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E-Verify's 'Hang Everyone' Approach

Immigration reform proposals would make everyone an illegal until proven not to be.

By Laura W. Murphy and Fred L. Smith Jr. | The Wall Street Journal

If you hang everyone, the old saying goes, you will catch some guilty people. That adage points to the fatal flaw of an employment-verification program tucked into several recent immigration-reform proposals in Congress.

The E-Verify program—which several states are experimenting with, but which would become mandatory nationwide under proposed new law—targets every employee that a business hires, in the hope of weeding out a few undocumented immigrants from the workforce. In the process, E-Verify erects dangerous hurdles to employment for legal workers and degrades the privacy of working Americans.

Employers enrolled in E-Verify must submit electronic information about all employees to a government database. If an employee's information conflicts with the database, the individual cannot work until he corrects the error. Every potential employee is thus presumed to be ineligible to work until proven otherwise. So much for the presumption of innocence. Resolving E-Verify errors often requires a job seeker to visit the local Social Security Administration office. If you like waiting at the DMV, you will love E-Verify.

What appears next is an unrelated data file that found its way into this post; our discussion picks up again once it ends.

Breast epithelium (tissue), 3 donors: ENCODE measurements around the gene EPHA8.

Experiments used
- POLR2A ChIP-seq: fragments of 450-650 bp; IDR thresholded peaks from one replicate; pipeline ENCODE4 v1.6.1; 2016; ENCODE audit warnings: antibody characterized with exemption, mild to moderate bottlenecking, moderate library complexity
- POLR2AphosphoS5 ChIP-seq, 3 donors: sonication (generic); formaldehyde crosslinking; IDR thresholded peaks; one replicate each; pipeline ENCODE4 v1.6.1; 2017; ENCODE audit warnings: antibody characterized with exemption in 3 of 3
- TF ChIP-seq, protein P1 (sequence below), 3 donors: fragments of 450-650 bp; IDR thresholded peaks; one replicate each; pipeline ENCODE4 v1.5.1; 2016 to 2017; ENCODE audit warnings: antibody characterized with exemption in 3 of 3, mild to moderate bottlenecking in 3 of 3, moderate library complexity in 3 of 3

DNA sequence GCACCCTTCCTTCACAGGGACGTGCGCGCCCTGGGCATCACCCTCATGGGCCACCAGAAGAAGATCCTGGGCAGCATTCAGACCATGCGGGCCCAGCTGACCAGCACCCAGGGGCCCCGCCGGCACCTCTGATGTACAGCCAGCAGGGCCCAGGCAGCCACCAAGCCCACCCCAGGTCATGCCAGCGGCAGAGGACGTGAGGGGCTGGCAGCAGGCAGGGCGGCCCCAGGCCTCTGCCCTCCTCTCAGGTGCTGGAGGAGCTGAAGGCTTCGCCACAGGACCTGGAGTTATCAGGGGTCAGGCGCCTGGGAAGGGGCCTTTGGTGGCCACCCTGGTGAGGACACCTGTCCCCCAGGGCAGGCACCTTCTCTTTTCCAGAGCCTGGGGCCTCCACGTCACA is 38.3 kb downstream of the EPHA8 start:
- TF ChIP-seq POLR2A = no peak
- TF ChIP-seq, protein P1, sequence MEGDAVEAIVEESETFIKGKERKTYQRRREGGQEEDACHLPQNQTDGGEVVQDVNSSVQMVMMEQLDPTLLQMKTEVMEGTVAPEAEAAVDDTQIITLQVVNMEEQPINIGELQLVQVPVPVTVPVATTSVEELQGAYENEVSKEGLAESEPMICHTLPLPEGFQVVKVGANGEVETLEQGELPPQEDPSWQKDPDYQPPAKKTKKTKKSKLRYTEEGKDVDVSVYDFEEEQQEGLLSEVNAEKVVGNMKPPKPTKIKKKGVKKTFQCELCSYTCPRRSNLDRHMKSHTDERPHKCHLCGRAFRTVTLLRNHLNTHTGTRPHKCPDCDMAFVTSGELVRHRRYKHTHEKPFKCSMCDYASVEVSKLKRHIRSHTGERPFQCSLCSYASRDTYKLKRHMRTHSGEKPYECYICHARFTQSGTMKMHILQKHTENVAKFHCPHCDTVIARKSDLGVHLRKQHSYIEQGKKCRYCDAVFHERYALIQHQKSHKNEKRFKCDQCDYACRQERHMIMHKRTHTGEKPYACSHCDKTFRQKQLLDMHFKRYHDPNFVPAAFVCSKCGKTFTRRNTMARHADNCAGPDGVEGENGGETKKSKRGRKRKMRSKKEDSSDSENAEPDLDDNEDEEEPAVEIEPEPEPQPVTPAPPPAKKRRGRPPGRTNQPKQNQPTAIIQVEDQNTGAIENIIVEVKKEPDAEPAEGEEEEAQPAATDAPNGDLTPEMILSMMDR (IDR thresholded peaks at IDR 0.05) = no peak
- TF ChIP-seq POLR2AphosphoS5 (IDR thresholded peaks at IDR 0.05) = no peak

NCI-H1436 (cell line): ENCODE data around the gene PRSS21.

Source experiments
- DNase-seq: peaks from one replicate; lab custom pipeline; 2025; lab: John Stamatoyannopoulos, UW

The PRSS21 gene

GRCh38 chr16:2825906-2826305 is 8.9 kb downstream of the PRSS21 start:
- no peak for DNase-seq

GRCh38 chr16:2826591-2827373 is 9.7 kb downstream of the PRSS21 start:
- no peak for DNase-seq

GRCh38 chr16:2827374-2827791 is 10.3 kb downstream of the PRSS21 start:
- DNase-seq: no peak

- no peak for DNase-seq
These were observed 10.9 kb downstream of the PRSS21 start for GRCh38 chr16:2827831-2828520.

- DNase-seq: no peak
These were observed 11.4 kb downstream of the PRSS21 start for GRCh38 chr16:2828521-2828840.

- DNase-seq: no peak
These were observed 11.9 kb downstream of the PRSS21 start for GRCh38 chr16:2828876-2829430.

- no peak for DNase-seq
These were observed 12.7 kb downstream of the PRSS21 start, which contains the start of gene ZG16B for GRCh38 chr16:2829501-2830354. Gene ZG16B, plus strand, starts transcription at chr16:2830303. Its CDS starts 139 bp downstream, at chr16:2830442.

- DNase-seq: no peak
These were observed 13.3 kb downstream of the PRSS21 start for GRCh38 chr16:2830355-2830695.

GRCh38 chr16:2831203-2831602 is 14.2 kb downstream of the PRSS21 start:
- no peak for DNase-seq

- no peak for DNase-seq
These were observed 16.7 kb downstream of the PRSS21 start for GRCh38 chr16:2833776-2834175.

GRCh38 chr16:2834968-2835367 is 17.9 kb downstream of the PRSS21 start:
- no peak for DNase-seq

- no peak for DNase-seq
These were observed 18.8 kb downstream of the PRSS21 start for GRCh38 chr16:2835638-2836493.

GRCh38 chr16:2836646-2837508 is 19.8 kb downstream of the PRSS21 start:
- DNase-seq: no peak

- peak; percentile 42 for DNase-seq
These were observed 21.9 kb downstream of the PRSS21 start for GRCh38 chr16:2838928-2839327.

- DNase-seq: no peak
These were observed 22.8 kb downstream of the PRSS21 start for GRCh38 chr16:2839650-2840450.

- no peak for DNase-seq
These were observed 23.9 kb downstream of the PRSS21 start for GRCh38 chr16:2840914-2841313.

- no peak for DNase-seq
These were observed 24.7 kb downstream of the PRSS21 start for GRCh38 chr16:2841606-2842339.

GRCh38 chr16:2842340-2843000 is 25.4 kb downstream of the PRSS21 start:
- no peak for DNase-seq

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Please stop copying the first parts of comments into subjects.

Yeah, I bet that's all this will be used for...immigration. Say something in protest online or in public? No work for you. Don't vote for the right person? No work for you. Owe some creditor money? No work for you. Unpaid tickets? No work for you. There is nothing wrong with open borders in a country that doesn't have government handouts.

Please come join my forum if you're not a trendy and agree with my points of view.

Michael Nystrom's picture

Not to be a spoiler, but here's the final paragraph

All Americans have a right to earn an honest living through hard work. Congress shouldn't create a huge new bureaucracy to stand in the way. Only one in 20 U.S. workers is undocumented, Pew Hispanic Research found in 2010, yet E-Verify would intrude into the lives of all Americans and their employers. Lawmakers should focus instead on the only proven way to address illegal immigration: an efficient and effective legal pathway for immigrants to enter and work in the U.S.

He's the man.